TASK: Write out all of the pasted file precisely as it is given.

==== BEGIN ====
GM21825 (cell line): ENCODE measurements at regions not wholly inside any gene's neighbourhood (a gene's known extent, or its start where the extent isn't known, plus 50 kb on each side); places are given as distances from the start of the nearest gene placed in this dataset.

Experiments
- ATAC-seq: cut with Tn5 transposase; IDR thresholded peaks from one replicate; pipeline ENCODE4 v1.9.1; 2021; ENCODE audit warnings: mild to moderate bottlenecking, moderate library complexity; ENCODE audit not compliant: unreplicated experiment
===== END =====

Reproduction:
GM21825 (cell line): ENCODE measurements at regions not wholly inside any gene's neighbourhood (a gene's known extent, or its start where the extent isn't known, plus 50 kb on each side); places are given as distances from the start of the nearest gene placed in this dataset.

Experiments
- ATAC-seq: cut with Tn5 transposase; IDR thresholded peaks from one replicate; pipeline ENCODE4 v1.9.1; 2021; ENCODE audit warnings: mild to moderate bottlenecking, moderate library complexity; ENCODE audit not compliant: unreplicated experiment